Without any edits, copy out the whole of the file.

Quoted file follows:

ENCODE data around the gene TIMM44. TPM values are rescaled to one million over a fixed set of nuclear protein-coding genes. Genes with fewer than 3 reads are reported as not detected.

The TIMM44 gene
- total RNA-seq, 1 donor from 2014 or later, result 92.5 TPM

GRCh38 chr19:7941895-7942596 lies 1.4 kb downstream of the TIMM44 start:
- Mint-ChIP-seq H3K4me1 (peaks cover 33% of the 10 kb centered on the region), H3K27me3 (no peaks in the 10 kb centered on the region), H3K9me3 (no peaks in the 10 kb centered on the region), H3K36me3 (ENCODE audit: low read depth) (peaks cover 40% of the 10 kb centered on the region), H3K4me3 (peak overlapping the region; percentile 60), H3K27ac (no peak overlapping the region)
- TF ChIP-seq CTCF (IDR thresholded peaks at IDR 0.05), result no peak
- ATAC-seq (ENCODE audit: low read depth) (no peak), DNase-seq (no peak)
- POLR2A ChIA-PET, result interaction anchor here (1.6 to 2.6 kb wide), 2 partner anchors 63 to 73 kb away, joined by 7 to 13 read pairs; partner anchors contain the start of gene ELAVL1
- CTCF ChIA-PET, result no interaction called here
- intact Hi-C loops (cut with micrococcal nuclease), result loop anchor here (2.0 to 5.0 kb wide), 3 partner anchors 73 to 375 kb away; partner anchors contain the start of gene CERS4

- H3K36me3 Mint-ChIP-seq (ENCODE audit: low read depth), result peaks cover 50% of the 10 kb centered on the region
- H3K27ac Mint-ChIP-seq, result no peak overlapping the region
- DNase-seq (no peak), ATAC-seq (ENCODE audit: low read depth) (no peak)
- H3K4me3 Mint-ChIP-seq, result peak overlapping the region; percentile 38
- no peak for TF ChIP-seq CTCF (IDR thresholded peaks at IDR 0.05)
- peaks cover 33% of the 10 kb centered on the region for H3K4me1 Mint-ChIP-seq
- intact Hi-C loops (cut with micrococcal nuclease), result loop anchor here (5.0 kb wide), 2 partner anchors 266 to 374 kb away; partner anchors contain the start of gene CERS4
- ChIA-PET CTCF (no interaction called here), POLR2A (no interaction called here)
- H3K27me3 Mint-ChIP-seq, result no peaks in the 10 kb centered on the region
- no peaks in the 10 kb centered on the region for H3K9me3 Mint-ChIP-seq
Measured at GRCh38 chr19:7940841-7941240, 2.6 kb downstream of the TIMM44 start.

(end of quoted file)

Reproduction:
ENCODE data around the gene TIMM44. TPM values are rescaled to one million over a fixed set of nuclear protein-coding genes. Genes with fewer than 3 reads are reported as not detected.

The TIMM44 gene
- total RNA-seq, 1 donor from 2014 or later, result 92.5 TPM

GRCh38 chr19:7941895-7942596 lies 1.4 kb downstream of the TIMM44 start:
- Mint-ChIP-seq H3K4me1 (peaks cover 33% of the 10 kb centered on the region), H3K27me3 (no peaks in the 10 kb centered on the region), H3K9me3 (no peaks in the 10 kb centered on the region), H3K36me3 (ENCODE audit: low read depth) (peaks cover 40% of the 10 kb centered on the region), H3K4me3 (peak overlapping the region; percentile 60), H3K27ac (no peak overlapping the region)
- TF ChIP-seq CTCF (IDR thresholded peaks at IDR 0.05), result no peak
- ATAC-seq (ENCODE audit: low read depth) (no peak), DNase-seq (no peak)
- POLR2A ChIA-PET, result interaction anchor here (1.6 to 2.6 kb wide), 2 partner anchors 63 to 73 kb away, joined by 7 to 13 read pairs; partner anchors contain the start of gene ELAVL1
- CTCF ChIA-PET, result no interaction called here
- intact Hi-C loops (cut with micrococcal nuclease), result loop anchor here (2.0 to 5.0 kb wide), 3 partner anchors 73 to 375 kb away; partner anchors contain the start of gene CERS4

- H3K36me3 Mint-ChIP-seq (ENCODE audit: low read depth), result peaks cover 50% of the 10 kb centered on the region
- H3K27ac Mint-ChIP-seq, result no peak overlapping the region
- DNase-seq (no peak), ATAC-seq (ENCODE audit: low read depth) (no peak)
- H3K4me3 Mint-ChIP-seq, result peak overlapping the region; percentile 38
- no peak for TF ChIP-seq CTCF (IDR thresholded peaks at IDR 0.05)
- peaks cover 33% of the 10 kb centered on the region for H3K4me1 Mint-ChIP-seq
- intact Hi-C loops (cut with micrococcal nuclease), result loop anchor here (5.0 kb wide), 2 partner anchors 266 to 374 kb away; partner anchors contain the start of gene CERS4
- ChIA-PET CTCF (no interaction called here), POLR2A (no interaction called here)
- H3K27me3 Mint-ChIP-seq, result no peaks in the 10 kb centered on the region
- no peaks in the 10 kb centered on the region for H3K9me3 Mint-ChIP-seq
Measured at GRCh38 chr19:7940841-7941240, 2.6 kb downstream of the TIMM44 start.